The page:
08/17/2011 07:09 am ET Updated Oct 17, 2011


There has been a lot of talk about 'moral vacuums' in recent months. The staff of News International apparently functioned in one. So too, casting our minds back, did many MPs. And now we see - finally, horrifically confronted with what is an everyday reality for so many - that significant numbers of our young people are floating around in a moral vacuum as well. What, then, is to be done?

For David Cameron the answer has long been clear. He, like Iain Duncan Smith before him, is a Conservative Leader with an intuitive nostalgia for a time when morality was a public property. That doesn't mean he wants to flog gays or lock up single mothers, merely that he believes a common understanding of right and wrong is at the heart of a functioning, healthy society. It's that belief that gave us the Big Society, Broken Britain and, yes, the 'hug a hoodie' misquote. Cameron wants a Britain that is morally confident - that is liberal but also muscular. The sentiments he expressed about extremist, anti-social Islamists in his Munich speech are not so far from those he has mused on these past few days. The essence is the same; that our society must be prepared to judge a little more and forgive a little less when it comes to morality and values.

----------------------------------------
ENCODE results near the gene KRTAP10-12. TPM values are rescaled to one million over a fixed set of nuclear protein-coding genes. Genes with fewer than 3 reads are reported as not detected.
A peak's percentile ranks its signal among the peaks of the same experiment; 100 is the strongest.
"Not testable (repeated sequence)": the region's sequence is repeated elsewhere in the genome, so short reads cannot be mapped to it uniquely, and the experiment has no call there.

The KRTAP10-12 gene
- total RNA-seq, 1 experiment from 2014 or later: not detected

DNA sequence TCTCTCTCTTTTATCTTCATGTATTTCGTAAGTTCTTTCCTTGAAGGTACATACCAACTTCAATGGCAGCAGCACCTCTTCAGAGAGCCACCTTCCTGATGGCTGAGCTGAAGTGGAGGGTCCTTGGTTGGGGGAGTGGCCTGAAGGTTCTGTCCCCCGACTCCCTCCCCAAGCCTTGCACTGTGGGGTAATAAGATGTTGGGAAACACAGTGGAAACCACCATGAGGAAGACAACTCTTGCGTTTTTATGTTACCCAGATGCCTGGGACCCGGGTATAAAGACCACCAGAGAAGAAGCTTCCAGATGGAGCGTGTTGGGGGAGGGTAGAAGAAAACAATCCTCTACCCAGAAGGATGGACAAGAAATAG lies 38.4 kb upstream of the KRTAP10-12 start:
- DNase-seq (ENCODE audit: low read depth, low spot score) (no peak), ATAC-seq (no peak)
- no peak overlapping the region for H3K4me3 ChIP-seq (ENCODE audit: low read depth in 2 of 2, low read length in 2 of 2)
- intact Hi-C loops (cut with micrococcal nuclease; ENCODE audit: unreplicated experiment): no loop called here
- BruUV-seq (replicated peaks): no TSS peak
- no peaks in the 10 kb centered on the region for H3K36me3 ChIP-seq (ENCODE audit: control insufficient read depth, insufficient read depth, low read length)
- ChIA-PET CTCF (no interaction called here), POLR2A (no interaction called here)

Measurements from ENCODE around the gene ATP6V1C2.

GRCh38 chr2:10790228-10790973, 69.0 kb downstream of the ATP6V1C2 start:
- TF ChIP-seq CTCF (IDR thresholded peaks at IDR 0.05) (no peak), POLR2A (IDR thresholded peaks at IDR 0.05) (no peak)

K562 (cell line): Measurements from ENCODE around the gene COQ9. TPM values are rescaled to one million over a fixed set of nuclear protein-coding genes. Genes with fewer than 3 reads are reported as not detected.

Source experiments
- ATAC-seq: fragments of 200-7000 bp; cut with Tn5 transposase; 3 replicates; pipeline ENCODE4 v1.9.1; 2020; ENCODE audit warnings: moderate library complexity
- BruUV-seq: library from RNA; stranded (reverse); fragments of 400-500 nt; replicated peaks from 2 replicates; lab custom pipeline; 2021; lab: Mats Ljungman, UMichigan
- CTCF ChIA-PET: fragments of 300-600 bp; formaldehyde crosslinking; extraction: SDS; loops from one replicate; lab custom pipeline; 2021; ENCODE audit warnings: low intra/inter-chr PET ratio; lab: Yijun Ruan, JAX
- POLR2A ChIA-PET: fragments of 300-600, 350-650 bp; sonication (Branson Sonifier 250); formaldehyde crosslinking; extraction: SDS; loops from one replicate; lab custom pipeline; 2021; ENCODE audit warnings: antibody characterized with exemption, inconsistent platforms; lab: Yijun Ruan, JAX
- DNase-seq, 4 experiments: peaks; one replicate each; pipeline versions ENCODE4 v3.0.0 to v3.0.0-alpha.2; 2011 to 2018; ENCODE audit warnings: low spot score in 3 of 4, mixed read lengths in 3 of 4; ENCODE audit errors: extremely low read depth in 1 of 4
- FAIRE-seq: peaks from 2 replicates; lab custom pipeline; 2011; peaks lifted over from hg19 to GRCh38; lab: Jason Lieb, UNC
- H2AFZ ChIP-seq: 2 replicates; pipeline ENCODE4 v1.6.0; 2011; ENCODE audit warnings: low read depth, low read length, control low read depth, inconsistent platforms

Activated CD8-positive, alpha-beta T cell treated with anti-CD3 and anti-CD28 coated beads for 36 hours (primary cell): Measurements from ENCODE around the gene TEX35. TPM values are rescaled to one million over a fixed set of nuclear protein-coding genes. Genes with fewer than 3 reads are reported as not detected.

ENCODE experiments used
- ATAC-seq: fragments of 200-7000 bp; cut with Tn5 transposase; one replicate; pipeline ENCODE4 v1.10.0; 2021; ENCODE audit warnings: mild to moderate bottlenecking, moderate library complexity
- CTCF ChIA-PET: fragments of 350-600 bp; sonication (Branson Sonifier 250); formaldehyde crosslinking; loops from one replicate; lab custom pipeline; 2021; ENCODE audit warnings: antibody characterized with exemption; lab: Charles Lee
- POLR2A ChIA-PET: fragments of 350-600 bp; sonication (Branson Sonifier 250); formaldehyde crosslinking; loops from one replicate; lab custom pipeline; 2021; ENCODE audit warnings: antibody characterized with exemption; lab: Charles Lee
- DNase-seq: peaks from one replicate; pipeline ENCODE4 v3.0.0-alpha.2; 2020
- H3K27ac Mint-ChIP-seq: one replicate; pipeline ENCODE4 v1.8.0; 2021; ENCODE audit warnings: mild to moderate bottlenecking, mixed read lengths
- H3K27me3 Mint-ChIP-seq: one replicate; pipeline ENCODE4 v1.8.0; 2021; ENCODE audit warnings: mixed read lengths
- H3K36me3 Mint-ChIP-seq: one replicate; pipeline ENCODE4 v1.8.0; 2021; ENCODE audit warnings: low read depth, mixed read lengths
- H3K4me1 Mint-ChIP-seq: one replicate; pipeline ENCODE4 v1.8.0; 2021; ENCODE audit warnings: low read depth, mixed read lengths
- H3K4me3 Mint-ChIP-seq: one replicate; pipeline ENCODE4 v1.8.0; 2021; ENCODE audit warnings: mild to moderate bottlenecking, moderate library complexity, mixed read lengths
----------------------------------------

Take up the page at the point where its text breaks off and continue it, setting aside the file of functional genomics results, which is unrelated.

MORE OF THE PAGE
Nick Clegg, a liberal as well as a Liberal Democrat (they're not always the same thing) broadly agrees. He sees individual responsibility at the heart of the matter and he mourns its passing. It is no fluke that, alongside the more platitudinous phrases 'fairness' and 'freedom', 'responsibility' made it full-square and centre into the framing narrative of the Coalition. Yes, Clegg may be pulled in a more forgiving direction by his party but, at heart, he's happy to score the line between right and wrong.

But what of Ed Miliband? What of the Labour Party? Their response has been to demand yet another 'public inquiry' into the causes of the riots. Setting aside the riddle of whether there is, in fact, a question to which Ed Miliband doesn't believe the answer is a public inquiry, what does this tell us of his morality? Nothing. In fact, one might be so bold as to say that it leads us to the conclusion that Ed has joined greedy MPs, hacking journos and delinquent youths in that moral vacuum.

It may be easy to call for public inquiries at the drop of an ethical hat, but it isn't especially meaningful. It demurs decision-making and abdicates the responsibility, one that our politicians should feel, for articulating a strong and compelling portrait of society and its ills. If Miliband believes that inequality, tax-dodging or youth centre closures are the cause of these riots then he should say so - I would disagree vehemently but at least I could then respect his courage in his convictions. Instead, after mouthing some vagaries and talking earnestly to hand picked young people, Ed has decided and declared that he has no answers. He will have to forgive the public for agreeing with him on that at least.